Indian media: Calls to cancel Zubin Mehta's Kashmir concert
Media in India are discussing calls by some separatist leaders to cancel a planned concert by noted musician Zubin Mehta in Indian-administered Kashmir.
The Hindu reports that the "Ehsaas-e-Kashmir" (Feelings of Kashmir) concert, organised by the German embassy and the state tourism department on 7 September, has run into "rough weather with uncharitable reactions" from senior separatist leaders Syed Ali Shah Geelani and Mirwaiz Omar Farooq.
"Any sort of international activity, be it political, diplomatic, cultural or sports, will have an adverse effect on the disputed nature of Jammu and Kashmir," The Times of India quoted Mr Geelani as saying.
However, officials of the German embassy and some musicians have a different view on the concert.
"The German embassy is sure there would be a true Kashmir footprint around the concert. As Ambassador Michael Steiner has already said, the concert would be a tribute to the fantastic Kashmir culture and would be supported by the cultural icons of Kashmir," The Hindu quoted Nicolas Wagner, spokesperson for the embassy, as saying.
Waheed Jeelani, one of the most popular Kashmiri musicians based in Srinagar, feels that art, culture and theatre are "noble fields" which "should not be influenced by politics and vice versa", The Hindu report adds.
Staying with Kashmir, the entertainment industry in the valley recently got something else to cheer about with the state capital, Srinagar, becoming the first city in northern India to have its own 7D theatre, The Tribune reports.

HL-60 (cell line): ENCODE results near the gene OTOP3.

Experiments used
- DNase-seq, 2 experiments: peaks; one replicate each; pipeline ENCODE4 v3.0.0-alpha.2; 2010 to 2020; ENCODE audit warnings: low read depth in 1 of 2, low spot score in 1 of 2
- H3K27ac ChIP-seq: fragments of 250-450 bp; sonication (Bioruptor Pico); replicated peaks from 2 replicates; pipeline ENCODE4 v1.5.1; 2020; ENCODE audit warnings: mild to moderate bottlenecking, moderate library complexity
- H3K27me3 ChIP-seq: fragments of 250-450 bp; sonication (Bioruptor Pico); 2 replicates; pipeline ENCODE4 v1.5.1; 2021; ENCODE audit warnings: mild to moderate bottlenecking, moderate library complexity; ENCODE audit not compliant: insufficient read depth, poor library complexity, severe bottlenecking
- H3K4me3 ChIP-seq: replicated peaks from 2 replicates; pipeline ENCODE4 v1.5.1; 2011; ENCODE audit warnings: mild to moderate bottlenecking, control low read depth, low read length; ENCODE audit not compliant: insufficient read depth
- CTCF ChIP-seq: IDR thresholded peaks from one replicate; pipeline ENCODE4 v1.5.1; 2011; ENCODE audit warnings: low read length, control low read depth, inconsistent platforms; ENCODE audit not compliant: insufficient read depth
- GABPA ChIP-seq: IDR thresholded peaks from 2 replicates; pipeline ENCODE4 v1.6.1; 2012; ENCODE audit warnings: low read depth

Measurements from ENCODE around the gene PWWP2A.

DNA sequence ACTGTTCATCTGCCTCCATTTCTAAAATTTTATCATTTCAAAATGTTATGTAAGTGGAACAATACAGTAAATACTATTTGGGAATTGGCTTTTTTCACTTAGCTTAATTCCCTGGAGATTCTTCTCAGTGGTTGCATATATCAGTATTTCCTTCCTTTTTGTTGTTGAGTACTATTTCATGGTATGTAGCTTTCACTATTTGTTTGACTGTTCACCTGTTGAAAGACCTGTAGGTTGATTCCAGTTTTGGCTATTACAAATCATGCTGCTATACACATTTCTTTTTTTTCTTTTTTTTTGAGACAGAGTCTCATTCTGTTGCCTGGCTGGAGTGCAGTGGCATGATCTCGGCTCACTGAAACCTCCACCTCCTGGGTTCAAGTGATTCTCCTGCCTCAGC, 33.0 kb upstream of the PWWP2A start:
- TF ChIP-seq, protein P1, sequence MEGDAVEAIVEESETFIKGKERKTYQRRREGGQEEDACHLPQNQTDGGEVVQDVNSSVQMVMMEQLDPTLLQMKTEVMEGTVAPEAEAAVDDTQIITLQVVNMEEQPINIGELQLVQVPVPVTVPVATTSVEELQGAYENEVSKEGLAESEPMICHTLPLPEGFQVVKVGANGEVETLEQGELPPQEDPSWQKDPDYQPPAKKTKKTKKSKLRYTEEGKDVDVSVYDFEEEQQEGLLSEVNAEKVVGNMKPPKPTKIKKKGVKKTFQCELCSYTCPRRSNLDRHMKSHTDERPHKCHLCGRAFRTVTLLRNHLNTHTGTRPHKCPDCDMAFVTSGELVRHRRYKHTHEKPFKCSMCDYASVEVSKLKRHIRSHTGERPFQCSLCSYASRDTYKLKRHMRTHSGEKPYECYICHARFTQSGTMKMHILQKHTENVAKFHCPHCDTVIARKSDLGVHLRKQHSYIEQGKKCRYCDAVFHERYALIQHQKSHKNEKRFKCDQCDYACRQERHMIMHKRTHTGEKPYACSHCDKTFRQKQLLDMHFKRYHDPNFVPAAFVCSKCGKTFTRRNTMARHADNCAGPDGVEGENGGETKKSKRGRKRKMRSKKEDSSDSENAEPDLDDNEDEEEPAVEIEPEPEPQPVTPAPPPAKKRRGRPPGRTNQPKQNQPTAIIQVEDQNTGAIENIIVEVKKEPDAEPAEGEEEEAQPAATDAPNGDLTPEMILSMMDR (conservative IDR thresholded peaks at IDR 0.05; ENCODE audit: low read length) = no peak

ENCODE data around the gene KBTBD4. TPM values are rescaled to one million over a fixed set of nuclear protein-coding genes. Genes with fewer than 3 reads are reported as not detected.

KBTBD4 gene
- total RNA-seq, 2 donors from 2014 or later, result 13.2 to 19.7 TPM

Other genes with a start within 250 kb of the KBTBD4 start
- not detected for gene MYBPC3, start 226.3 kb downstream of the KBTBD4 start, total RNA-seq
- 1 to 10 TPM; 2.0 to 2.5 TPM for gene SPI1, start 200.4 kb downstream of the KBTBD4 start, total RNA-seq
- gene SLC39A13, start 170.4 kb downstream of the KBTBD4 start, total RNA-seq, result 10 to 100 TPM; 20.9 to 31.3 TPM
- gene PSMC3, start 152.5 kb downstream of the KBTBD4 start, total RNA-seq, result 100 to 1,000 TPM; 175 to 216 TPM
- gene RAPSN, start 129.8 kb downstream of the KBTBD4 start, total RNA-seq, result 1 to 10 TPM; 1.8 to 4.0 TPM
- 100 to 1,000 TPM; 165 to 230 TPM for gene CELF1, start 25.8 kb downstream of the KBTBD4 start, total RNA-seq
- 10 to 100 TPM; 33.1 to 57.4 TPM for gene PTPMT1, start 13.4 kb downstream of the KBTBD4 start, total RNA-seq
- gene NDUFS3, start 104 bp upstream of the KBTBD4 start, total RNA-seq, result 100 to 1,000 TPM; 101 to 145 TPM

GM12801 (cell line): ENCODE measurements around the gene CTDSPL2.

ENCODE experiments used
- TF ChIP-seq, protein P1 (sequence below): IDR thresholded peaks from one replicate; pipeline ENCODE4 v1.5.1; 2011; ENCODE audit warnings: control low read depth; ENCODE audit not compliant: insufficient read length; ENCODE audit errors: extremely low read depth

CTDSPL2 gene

"Although we are a great tourism destination, but there are no avenues for entertainment for locals and tourists... I decided to try something new and hence brought the 7D theatre to the valley," the paper quoted Sheikh Rashid, the theatre's engineer, as saying.
Memorial of music maestro
Continuing with the world of arts and entertainment, the family of one of India's most famous musicians, Ustad Bismillah Khan, is unhappy with the government's failure to build a mausoleum in his memory, The Economic Times reports.
Khan, who died in August 2006 at the age of 91, is credited with popularising shehnai, a wind instrument which can be loosely compared to an oboe, and elevating its status in India.
"If a mausoleum and a monument is not built in his memory, how will people know about him 50 years later? Coming generations will forget about his contribution to music," Nazim Hussain, the musician's son, said.
Meanwhile, newspapers are also discussing the passing of the "ambitious" and "historic" Food Security Bill in the lower house of parliament.
The bill will "ensure legal food entitlement to 50% of the urban and 75% of the rural population across the country at reasonably cheaper prices", The Asian Age reports.
The Indian Express says the bill comes "at a time when growth is crawling at crisis levels, and that, in its current form, the law is almost certain to be an expensive and leaky boondoggle".
Meanwhile, dengue cases in Delhi have increased sharply in the last few weeks, media reports say.
More than 40 people have tested positive in the last one week and the total number of cases this year, which is 96, is almost 10 times the cases reported in the corresponding period last year, The Times of India reports.
Elsewhere, India's Aadhar card scheme, which aims to provide unique identity numbers to all citizens, has recognised transgender "as a separate category under the head of gender" with 1,600 of them given their unique numbers recently in Delhi, the Hindustan Times reports.
Activist Harish Iyer praised the move, saying "it is time that we move beyond the gender binary".
And finally, India put up an "inspired performance" on Monday to beat title holders South Korea 2-0 for a place in the semi-finals of the Asia Cup hockey tournament, the Zee News website reports.